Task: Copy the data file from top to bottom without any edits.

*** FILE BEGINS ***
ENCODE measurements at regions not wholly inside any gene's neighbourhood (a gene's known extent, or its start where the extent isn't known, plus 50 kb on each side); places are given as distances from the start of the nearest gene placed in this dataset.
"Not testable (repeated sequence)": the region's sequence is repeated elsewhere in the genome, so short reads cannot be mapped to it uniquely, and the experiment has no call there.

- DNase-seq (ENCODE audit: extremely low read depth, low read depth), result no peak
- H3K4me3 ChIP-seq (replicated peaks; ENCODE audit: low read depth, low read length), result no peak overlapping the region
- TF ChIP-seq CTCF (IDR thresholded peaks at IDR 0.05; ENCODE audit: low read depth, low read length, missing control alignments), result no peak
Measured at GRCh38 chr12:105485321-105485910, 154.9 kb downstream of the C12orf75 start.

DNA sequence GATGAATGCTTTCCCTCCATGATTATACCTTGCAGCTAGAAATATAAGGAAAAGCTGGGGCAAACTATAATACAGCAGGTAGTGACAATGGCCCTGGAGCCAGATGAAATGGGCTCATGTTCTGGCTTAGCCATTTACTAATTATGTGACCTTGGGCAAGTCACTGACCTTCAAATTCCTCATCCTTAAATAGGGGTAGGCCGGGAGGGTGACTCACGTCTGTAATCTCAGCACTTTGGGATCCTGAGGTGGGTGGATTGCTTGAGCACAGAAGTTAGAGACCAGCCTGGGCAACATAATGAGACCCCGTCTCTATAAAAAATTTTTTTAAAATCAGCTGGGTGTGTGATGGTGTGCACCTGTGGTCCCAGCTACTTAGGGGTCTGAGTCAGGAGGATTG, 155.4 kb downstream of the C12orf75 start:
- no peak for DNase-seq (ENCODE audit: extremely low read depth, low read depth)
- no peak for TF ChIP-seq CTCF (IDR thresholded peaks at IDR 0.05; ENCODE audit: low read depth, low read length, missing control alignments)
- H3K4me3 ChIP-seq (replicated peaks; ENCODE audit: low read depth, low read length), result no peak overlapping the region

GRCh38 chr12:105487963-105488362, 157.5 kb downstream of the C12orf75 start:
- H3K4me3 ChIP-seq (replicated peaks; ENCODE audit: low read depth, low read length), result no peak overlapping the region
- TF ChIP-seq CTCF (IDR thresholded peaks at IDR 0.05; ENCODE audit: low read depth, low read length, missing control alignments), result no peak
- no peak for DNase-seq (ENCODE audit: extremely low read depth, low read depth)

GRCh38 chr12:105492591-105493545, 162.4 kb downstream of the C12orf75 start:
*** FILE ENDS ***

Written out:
ENCODE measurements at regions not wholly inside any gene's neighbourhood (a gene's known extent, or its start where the extent isn't known, plus 50 kb on each side); places are given as distances from the start of the nearest gene placed in this dataset.
"Not testable (repeated sequence)": the region's sequence is repeated elsewhere in the genome, so short reads cannot be mapped to it uniquely, and the experiment has no call there.

- DNase-seq (ENCODE audit: extremely low read depth, low read depth), result no peak
- H3K4me3 ChIP-seq (replicated peaks; ENCODE audit: low read depth, low read length), result no peak overlapping the region
- TF ChIP-seq CTCF (IDR thresholded peaks at IDR 0.05; ENCODE audit: low read depth, low read length, missing control alignments), result no peak
Measured at GRCh38 chr12:105485321-105485910, 154.9 kb downstream of the C12orf75 start.

DNA sequence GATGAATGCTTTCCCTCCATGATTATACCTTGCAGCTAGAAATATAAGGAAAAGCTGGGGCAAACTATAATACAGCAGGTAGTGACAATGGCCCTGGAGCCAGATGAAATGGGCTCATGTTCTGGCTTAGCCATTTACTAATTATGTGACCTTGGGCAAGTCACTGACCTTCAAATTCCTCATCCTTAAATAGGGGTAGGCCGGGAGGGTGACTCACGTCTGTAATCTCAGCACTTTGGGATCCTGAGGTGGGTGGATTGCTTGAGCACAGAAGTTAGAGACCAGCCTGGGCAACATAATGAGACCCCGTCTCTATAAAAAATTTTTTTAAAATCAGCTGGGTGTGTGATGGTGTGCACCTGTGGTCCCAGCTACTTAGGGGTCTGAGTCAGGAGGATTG, 155.4 kb downstream of the C12orf75 start:
- no peak for DNase-seq (ENCODE audit: extremely low read depth, low read depth)
- no peak for TF ChIP-seq CTCF (IDR thresholded peaks at IDR 0.05; ENCODE audit: low read depth, low read length, missing control alignments)
- H3K4me3 ChIP-seq (replicated peaks; ENCODE audit: low read depth, low read length), result no peak overlapping the region

GRCh38 chr12:105487963-105488362, 157.5 kb downstream of the C12orf75 start:
- H3K4me3 ChIP-seq (replicated peaks; ENCODE audit: low read depth, low read length), result no peak overlapping the region
- TF ChIP-seq CTCF (IDR thresholded peaks at IDR 0.05; ENCODE audit: low read depth, low read length, missing control alignments), result no peak
- no peak for DNase-seq (ENCODE audit: extremely low read depth, low read depth)

GRCh38 chr12:105492591-105493545, 162.4 kb downstream of the C12orf75 start: